What inspires one to podcast more than 500 episodes? Will this ever make money? Charles will talk about his experiences in building audience, his good luck and frustrations, and the opportunities he sees. Charles uses the opportunity to market his book.
This session deals with a mature subject matter.
Photo by Mark Blevis.
Bob Goyetche: I’m Bob Goyetche.
Mark Blevis: I’m Mark Blevis. This is special edition coverage of Podcasters Across Borders 2007 on the Canadian Podcast Buffet.
Bob Goyetche: We hope you’re enjoying our journey through Podcasters Across Borders. What a great weekend it was. And what a great weekend it will be June 20th to 22nd, 2008. Keep an eye on Podcasters Across Borders.com for all the information.
Mark Blevis: Wow, that was nicely done.
Bob Goyetche: Thank you.
Mark Blevis: This episode of Canadian Podcast Buffet is brought to you in part by TD Canada Trust.
Bob Goyetche: Our next speaker from Sunday morning, Charles Hodgson from Podictionary “Building a Podcast Inside and Outside of iTunes”.
Charles Hodgson: I think that next year I’d like you to limit the registration to 10 people because I really haven’t had time to get to know the people that I’d like to get to know. Or maybe extend the length of this thing to a month, something like that.
So I do a podcast called Podictionary, the podcast for word lovers. And I want to talk about three things today. What got me started, why I began podcasting. And that’s important because it tells you why I keep podcasting or so I thought anyway. What my experiences have been so far, I’m sure you’ll see something familiar there. But I hope there’s some new reflections as well. And where it’s going for me. And I hope that it’ll give you something to chew on a little bit that might be good for you.
So if you want to become rich quick the thing to do is become a podcaster or you can become an author. An author in Canada makes on average $12,000 a year from their writing. So you can see you can retire on that very quickly. In my own personal case, I had a book deal with a big publisher for a manuscript that I’d already written and it’s been 29 months to bring it to the market. So you got to hold your breath for a long time. So for both being a podcaster and being an author, you’d better love it or else it’s not going to last.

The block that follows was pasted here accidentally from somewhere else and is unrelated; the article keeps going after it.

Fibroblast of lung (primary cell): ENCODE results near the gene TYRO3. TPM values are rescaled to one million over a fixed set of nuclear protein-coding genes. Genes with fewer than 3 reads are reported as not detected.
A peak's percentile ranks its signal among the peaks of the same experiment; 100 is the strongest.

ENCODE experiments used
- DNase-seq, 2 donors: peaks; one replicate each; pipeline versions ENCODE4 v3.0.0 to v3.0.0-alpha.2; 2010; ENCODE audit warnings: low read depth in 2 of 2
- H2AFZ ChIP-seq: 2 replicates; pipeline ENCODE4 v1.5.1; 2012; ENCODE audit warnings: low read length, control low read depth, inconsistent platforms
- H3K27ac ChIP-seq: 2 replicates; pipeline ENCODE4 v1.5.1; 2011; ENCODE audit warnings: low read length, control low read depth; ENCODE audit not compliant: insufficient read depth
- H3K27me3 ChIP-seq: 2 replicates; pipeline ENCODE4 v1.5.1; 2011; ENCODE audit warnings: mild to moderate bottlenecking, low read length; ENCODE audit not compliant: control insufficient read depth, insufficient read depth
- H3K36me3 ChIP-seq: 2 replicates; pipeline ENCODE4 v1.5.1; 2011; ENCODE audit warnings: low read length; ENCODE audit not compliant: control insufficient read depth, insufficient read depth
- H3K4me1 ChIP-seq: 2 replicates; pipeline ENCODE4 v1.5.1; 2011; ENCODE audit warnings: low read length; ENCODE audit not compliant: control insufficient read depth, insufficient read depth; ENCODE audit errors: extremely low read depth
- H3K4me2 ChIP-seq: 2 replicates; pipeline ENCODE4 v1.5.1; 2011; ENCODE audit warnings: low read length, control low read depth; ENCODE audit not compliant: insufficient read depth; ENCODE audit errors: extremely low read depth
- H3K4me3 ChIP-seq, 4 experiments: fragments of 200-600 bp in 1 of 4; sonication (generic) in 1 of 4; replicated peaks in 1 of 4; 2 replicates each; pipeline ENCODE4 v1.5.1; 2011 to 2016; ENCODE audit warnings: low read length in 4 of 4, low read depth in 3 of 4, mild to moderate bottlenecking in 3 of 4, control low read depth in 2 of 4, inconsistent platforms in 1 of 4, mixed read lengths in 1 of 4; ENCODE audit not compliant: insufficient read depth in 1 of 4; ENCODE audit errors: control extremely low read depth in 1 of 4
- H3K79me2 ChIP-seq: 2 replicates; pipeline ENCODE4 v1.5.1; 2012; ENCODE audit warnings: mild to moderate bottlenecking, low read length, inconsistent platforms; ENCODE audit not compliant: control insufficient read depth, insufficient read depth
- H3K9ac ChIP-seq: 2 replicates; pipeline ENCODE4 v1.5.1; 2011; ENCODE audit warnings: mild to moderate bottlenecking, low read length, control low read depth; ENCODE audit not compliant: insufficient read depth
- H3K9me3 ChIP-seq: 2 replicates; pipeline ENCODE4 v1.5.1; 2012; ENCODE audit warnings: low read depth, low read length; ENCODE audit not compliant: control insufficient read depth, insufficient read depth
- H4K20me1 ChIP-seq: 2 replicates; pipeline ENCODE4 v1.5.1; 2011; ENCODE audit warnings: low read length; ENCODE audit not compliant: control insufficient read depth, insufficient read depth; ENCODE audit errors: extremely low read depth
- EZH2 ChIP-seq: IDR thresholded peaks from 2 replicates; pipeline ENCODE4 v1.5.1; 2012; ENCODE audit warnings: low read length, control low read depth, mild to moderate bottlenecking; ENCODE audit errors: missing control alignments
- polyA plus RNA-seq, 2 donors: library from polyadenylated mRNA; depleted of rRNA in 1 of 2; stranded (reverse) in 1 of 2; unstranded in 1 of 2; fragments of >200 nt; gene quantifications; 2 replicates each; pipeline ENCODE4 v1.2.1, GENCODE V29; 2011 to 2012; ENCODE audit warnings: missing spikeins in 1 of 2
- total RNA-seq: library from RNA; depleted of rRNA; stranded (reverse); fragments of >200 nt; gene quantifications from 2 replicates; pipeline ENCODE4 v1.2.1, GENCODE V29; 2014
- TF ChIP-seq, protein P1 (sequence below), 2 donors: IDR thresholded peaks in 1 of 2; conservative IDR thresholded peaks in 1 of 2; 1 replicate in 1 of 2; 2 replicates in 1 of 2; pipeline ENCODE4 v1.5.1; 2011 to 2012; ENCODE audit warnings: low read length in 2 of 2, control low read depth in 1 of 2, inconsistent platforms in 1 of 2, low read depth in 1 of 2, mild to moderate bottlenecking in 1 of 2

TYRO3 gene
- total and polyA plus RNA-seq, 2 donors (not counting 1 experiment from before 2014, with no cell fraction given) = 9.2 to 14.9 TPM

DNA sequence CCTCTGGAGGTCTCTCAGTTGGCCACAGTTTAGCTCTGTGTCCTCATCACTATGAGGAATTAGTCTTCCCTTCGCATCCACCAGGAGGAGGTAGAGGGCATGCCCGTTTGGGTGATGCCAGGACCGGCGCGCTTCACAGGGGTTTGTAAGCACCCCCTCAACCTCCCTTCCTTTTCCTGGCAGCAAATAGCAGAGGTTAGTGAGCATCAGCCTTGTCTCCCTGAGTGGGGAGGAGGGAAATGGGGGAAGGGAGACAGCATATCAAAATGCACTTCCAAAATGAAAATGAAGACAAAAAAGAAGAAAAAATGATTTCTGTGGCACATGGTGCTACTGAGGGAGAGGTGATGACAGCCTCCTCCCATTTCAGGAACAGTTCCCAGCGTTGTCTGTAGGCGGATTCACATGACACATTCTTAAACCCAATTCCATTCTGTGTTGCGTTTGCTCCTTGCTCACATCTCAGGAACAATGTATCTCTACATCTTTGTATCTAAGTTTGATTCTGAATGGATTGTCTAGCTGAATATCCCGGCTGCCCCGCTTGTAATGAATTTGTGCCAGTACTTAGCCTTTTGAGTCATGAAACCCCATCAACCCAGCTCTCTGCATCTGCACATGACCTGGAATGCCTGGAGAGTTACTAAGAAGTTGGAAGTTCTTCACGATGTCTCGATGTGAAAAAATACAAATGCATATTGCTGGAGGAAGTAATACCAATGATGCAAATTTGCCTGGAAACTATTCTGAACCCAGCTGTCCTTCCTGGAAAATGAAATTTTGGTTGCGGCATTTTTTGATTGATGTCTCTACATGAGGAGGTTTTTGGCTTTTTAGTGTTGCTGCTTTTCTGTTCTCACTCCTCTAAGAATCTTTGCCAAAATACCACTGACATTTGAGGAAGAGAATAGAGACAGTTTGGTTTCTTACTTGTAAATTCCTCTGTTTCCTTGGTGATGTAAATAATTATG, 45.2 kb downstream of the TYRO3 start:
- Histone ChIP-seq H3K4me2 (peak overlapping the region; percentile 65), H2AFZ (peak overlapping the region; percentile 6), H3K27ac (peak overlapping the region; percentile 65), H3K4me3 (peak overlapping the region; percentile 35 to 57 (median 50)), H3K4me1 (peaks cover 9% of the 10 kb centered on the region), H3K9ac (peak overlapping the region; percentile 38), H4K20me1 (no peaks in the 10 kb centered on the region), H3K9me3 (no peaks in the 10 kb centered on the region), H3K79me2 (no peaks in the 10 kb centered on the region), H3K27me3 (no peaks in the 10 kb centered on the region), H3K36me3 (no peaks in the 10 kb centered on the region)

I love doing my podcast. I love doing my book. Mark and Bob do not want me to take this time to turn it into a presentation about my book. But my publisher does want me to take the time to turn this into a presentation about my book. So I’m going to take just a few minutes to talk about my book and it does actually relate to the podcast, so please bear with me. It’s a book…as you can see here it’s about the words we use for our bodies. And some of the words you know and some of them you don’t. So the little bump in your ear that keeps your ear buds in is called the tragus. And the reason it’s called the tragus is because there was an ancient Greek word, tragus that already existed and had a different meaning. But I’m sure many of you even have had teachers in school and stuff that have fuzz growing out of their ears…anybody have that? Okay, so the tragus in your ear is called the tragus because of people like that, because the ancient Greek word tragus meant Billy Goat. And the fuzz growing out of your ears is the Billy Goat’s beard.